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The saiga antelope is superbly adapted to the harsh conditions of the grass and semi-desert steppes of Central Asia, which are among the last remaining wilderness areas in Eurasia. This unique looking antelope lives in large nomadic herds but unfortunately their numbers are dropping and they are now considered Critically Endangered.
Despite its ability to endure the extremes of nature, the saiga cannot withstand the increasing threat from human-related pressures due to hunting for horn and meat and habitat degradation and fragmentation. The world population of saiga antelope has declined catastrophically in recent years by 95 per cent.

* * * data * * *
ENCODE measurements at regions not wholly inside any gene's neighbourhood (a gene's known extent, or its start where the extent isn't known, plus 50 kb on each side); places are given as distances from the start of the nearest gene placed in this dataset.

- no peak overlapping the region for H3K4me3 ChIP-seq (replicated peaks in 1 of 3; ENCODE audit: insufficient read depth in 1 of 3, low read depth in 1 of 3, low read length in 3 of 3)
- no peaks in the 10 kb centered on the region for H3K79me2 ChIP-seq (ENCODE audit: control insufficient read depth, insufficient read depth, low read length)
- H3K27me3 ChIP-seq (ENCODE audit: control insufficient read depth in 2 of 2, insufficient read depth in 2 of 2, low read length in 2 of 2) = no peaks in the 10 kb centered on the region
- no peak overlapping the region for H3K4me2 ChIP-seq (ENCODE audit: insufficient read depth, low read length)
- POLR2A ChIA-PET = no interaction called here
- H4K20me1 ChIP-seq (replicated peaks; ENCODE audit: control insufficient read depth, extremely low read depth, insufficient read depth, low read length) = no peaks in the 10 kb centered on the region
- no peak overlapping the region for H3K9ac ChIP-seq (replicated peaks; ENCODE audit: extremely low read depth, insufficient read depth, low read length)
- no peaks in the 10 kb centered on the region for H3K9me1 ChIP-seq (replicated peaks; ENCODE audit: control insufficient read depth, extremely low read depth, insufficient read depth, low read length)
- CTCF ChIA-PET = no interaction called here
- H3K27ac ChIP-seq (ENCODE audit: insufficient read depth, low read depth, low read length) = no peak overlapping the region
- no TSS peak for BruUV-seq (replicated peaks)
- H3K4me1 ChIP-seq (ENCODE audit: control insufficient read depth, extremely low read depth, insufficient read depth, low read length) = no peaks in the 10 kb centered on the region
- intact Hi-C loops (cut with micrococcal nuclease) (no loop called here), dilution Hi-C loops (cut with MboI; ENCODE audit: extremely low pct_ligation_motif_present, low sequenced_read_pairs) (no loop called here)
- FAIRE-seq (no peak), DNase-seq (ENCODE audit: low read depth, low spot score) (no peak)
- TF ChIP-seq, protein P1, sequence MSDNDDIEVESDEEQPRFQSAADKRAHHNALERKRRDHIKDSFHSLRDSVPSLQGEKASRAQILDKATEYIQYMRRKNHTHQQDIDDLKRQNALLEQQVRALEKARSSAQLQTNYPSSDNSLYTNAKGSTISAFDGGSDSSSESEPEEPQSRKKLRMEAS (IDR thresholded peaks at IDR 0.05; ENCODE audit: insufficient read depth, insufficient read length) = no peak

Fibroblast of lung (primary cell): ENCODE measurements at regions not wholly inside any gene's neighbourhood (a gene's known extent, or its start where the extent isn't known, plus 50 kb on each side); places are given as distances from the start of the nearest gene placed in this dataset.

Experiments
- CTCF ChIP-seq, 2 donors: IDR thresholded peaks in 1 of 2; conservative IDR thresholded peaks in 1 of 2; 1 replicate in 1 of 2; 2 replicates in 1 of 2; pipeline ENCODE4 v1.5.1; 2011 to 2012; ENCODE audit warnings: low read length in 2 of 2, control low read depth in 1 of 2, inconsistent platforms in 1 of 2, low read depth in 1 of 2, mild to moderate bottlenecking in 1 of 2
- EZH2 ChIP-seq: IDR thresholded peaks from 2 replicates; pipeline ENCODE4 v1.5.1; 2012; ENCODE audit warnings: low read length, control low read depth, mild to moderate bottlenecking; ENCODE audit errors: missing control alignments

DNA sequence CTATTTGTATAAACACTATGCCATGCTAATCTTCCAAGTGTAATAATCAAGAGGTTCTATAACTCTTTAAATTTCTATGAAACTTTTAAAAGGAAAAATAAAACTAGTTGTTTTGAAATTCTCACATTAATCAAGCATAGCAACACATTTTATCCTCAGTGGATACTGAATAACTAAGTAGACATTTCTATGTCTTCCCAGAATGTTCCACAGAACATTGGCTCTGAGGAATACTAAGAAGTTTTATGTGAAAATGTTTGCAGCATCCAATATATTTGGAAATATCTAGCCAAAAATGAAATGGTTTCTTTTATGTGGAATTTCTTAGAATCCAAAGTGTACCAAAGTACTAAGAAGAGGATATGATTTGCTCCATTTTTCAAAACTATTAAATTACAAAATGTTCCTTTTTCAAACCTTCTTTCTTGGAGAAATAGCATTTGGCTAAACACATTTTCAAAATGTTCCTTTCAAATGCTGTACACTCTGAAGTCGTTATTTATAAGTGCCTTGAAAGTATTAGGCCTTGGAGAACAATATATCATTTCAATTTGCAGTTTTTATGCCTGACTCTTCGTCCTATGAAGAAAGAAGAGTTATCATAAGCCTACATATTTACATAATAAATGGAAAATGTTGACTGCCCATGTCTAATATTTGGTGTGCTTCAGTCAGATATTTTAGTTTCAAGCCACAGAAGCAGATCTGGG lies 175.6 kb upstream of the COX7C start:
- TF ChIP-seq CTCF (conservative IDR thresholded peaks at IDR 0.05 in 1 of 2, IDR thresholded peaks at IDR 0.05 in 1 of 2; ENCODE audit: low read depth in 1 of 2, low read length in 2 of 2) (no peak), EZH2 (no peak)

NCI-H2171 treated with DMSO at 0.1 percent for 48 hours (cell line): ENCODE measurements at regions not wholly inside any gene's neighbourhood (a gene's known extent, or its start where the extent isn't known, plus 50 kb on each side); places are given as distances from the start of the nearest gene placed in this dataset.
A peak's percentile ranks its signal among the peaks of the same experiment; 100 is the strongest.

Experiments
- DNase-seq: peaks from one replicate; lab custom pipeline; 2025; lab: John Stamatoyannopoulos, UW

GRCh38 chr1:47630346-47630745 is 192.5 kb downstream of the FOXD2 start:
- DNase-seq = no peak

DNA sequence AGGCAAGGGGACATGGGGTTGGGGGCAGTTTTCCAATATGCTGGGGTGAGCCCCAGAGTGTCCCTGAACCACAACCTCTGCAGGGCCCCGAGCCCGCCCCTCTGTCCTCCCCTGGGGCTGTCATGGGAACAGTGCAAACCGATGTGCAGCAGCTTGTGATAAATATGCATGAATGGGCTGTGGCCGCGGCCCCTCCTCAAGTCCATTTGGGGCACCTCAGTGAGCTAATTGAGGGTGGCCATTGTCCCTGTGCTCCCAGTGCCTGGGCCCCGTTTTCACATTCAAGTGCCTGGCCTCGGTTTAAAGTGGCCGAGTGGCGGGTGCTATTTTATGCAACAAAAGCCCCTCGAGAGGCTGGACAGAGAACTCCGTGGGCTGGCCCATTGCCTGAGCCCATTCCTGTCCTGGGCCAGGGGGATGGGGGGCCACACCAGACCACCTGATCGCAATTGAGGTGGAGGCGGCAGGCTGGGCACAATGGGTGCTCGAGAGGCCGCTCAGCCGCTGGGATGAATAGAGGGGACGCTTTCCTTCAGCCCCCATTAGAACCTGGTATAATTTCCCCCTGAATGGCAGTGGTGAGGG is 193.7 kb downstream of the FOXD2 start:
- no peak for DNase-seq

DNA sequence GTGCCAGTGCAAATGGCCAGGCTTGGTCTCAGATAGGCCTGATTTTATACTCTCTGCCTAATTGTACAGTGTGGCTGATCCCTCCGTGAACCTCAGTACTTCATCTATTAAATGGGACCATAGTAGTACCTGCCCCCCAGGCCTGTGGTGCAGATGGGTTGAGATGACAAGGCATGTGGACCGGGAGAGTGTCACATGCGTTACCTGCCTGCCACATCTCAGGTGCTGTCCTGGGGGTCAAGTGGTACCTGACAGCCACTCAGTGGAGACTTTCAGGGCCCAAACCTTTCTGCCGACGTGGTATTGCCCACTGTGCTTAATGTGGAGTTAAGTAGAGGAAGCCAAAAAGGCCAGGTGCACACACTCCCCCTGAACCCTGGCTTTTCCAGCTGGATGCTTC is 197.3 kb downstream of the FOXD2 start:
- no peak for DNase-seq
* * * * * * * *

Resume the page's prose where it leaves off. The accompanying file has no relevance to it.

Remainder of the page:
Fauna & Flora International (FFI) is working with a number of partners to help secure the future for the saiga. One such project is focusing on the relationship between rural livelihoods and increased poaching on the Ustyurt plateau in Kazakhstan.
The saiga antelope can undertake migratory journeys between summer and winter ranges of over 1,000 kilometres. As a transboundary species, it is crucial that all the range states agree to protect the saiga if its survival is to be secure.